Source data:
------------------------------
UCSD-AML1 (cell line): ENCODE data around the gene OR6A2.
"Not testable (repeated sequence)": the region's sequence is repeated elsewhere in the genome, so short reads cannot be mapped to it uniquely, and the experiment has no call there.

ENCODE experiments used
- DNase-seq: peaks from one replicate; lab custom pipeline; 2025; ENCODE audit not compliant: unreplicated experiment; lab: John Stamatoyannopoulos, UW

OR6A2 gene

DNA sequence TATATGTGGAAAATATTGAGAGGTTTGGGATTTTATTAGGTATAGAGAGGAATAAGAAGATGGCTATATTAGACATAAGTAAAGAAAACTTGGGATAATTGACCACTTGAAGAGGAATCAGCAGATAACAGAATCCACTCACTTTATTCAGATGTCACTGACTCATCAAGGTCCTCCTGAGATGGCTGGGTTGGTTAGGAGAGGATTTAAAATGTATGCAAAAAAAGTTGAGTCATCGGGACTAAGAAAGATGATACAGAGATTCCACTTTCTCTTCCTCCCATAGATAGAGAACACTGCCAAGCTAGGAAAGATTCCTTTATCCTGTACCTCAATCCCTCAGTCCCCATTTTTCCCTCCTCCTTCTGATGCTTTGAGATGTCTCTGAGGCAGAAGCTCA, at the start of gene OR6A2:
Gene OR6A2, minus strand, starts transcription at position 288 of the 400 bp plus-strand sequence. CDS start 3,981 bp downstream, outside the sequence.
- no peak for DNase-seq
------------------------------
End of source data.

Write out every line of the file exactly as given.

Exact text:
UCSD-AML1 (cell line): ENCODE data around the gene OR6A2.
"Not testable (repeated sequence)": the region's sequence is repeated elsewhere in the genome, so short reads cannot be mapped to it uniquely, and the experiment has no call there.

ENCODE experiments used
- DNase-seq: peaks from one replicate; lab custom pipeline; 2025; ENCODE audit not compliant: unreplicated experiment; lab: John Stamatoyannopoulos, UW

OR6A2 gene

DNA sequence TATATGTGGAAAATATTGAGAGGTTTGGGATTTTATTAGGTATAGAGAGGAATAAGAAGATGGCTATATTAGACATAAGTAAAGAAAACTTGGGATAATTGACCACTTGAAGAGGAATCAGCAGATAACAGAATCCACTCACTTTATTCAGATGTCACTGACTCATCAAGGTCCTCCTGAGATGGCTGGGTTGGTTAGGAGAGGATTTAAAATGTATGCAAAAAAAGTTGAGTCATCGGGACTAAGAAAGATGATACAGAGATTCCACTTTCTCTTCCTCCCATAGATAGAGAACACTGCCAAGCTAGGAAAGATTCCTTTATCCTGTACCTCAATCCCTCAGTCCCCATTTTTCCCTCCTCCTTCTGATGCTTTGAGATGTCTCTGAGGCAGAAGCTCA, at the start of gene OR6A2:
Gene OR6A2, minus strand, starts transcription at position 288 of the 400 bp plus-strand sequence. CDS start 3,981 bp downstream, outside the sequence.
- no peak for DNase-seq